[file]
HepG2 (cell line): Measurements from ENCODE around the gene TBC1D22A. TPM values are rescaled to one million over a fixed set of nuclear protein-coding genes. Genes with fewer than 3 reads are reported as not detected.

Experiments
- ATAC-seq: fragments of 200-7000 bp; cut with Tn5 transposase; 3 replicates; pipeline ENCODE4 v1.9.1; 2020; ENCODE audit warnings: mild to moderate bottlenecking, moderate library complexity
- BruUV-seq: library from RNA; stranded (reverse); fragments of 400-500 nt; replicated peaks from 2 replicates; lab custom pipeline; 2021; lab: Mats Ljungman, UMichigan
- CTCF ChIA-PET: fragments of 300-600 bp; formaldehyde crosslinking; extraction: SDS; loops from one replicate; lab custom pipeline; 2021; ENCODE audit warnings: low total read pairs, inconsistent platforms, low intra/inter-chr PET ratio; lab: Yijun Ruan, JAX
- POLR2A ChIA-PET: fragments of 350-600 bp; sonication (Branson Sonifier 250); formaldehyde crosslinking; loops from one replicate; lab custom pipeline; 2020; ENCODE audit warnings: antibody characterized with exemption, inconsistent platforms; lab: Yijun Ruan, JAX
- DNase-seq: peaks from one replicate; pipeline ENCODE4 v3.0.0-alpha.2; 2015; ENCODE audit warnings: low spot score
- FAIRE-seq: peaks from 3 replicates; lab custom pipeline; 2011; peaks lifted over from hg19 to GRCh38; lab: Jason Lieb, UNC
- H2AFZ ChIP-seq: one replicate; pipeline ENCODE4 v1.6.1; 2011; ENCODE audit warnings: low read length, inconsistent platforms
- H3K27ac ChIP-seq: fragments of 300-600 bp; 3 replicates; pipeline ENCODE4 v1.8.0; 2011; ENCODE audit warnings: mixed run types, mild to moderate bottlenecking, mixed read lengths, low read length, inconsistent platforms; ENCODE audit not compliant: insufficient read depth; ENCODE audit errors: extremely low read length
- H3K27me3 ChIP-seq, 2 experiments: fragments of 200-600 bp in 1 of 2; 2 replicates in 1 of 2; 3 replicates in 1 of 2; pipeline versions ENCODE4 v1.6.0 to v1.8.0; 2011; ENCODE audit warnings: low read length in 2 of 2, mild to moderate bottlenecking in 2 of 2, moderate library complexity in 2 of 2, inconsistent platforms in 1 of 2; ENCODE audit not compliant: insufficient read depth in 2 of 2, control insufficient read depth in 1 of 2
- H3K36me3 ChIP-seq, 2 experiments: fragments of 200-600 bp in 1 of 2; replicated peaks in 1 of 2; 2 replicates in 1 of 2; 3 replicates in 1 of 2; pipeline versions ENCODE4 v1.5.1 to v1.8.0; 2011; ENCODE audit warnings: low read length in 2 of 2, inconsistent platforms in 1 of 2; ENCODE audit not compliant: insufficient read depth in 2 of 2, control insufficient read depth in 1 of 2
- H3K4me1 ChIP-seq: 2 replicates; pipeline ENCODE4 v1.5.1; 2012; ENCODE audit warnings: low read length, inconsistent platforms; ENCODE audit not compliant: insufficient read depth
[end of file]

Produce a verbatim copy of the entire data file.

HepG2 (cell line): Measurements from ENCODE around the gene TBC1D22A. TPM values are rescaled to one million over a fixed set of nuclear protein-coding genes. Genes with fewer than 3 reads are reported as not detected.

Experiments
- ATAC-seq: fragments of 200-7000 bp; cut with Tn5 transposase; 3 replicates; pipeline ENCODE4 v1.9.1; 2020; ENCODE audit warnings: mild to moderate bottlenecking, moderate library complexity
- BruUV-seq: library from RNA; stranded (reverse); fragments of 400-500 nt; replicated peaks from 2 replicates; lab custom pipeline; 2021; lab: Mats Ljungman, UMichigan
- CTCF ChIA-PET: fragments of 300-600 bp; formaldehyde crosslinking; extraction: SDS; loops from one replicate; lab custom pipeline; 2021; ENCODE audit warnings: low total read pairs, inconsistent platforms, low intra/inter-chr PET ratio; lab: Yijun Ruan, JAX
- POLR2A ChIA-PET: fragments of 350-600 bp; sonication (Branson Sonifier 250); formaldehyde crosslinking; loops from one replicate; lab custom pipeline; 2020; ENCODE audit warnings: antibody characterized with exemption, inconsistent platforms; lab: Yijun Ruan, JAX
- DNase-seq: peaks from one replicate; pipeline ENCODE4 v3.0.0-alpha.2; 2015; ENCODE audit warnings: low spot score
- FAIRE-seq: peaks from 3 replicates; lab custom pipeline; 2011; peaks lifted over from hg19 to GRCh38; lab: Jason Lieb, UNC
- H2AFZ ChIP-seq: one replicate; pipeline ENCODE4 v1.6.1; 2011; ENCODE audit warnings: low read length, inconsistent platforms
- H3K27ac ChIP-seq: fragments of 300-600 bp; 3 replicates; pipeline ENCODE4 v1.8.0; 2011; ENCODE audit warnings: mixed run types, mild to moderate bottlenecking, mixed read lengths, low read length, inconsistent platforms; ENCODE audit not compliant: insufficient read depth; ENCODE audit errors: extremely low read length
- H3K27me3 ChIP-seq, 2 experiments: fragments of 200-600 bp in 1 of 2; 2 replicates in 1 of 2; 3 replicates in 1 of 2; pipeline versions ENCODE4 v1.6.0 to v1.8.0; 2011; ENCODE audit warnings: low read length in 2 of 2, mild to moderate bottlenecking in 2 of 2, moderate library complexity in 2 of 2, inconsistent platforms in 1 of 2; ENCODE audit not compliant: insufficient read depth in 2 of 2, control insufficient read depth in 1 of 2
- H3K36me3 ChIP-seq, 2 experiments: fragments of 200-600 bp in 1 of 2; replicated peaks in 1 of 2; 2 replicates in 1 of 2; 3 replicates in 1 of 2; pipeline versions ENCODE4 v1.5.1 to v1.8.0; 2011; ENCODE audit warnings: low read length in 2 of 2, inconsistent platforms in 1 of 2; ENCODE audit not compliant: insufficient read depth in 2 of 2, control insufficient read depth in 1 of 2
- H3K4me1 ChIP-seq: 2 replicates; pipeline ENCODE4 v1.5.1; 2012; ENCODE audit warnings: low read length, inconsistent platforms; ENCODE audit not compliant: insufficient read depth